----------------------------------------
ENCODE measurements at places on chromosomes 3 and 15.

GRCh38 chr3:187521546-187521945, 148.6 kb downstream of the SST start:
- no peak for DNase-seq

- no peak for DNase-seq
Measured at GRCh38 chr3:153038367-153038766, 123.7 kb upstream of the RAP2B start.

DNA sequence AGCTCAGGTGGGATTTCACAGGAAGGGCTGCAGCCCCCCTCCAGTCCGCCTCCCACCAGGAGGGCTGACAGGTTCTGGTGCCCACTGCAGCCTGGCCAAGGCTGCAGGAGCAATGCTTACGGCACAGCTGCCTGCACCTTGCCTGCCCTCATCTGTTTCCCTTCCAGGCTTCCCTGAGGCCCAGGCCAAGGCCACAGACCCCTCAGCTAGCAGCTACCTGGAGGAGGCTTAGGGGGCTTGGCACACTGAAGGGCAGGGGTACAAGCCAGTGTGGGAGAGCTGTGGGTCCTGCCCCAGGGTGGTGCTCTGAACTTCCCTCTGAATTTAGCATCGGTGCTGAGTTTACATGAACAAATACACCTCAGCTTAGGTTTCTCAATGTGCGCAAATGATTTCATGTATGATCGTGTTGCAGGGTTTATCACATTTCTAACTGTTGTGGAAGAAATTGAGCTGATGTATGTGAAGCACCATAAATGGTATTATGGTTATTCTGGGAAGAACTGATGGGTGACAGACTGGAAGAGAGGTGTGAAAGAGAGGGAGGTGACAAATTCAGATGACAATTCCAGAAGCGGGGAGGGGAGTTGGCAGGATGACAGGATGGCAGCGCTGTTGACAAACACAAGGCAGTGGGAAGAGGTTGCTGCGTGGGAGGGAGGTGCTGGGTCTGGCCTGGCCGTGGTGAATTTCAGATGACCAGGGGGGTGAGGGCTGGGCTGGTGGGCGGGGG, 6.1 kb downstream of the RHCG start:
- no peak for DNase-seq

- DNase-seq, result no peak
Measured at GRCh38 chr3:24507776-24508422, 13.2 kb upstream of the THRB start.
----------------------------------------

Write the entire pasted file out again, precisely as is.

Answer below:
ENCODE measurements at places on chromosomes 3 and 15.

GRCh38 chr3:187521546-187521945, 148.6 kb downstream of the SST start:
- no peak for DNase-seq

- no peak for DNase-seq
Measured at GRCh38 chr3:153038367-153038766, 123.7 kb upstream of the RAP2B start.

DNA sequence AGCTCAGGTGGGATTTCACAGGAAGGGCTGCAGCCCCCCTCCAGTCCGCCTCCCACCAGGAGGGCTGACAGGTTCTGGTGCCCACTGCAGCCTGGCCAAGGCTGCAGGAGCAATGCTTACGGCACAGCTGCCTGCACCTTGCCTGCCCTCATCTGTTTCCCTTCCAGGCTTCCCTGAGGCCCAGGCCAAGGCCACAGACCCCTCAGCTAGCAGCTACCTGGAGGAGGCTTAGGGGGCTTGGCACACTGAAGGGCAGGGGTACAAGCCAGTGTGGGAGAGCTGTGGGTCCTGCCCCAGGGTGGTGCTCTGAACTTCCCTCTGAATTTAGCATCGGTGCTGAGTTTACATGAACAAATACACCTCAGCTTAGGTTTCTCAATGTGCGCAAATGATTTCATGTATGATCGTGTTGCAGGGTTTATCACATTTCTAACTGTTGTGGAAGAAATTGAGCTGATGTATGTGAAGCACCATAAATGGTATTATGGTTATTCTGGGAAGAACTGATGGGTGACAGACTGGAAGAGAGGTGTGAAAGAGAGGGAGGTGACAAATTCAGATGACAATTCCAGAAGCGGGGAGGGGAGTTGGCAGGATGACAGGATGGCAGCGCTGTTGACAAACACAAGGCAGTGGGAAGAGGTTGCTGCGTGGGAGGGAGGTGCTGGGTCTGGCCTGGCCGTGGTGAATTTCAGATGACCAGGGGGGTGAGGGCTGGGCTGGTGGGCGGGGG, 6.1 kb downstream of the RHCG start:
- no peak for DNase-seq

- DNase-seq, result no peak
Measured at GRCh38 chr3:24507776-24508422, 13.2 kb upstream of the THRB start.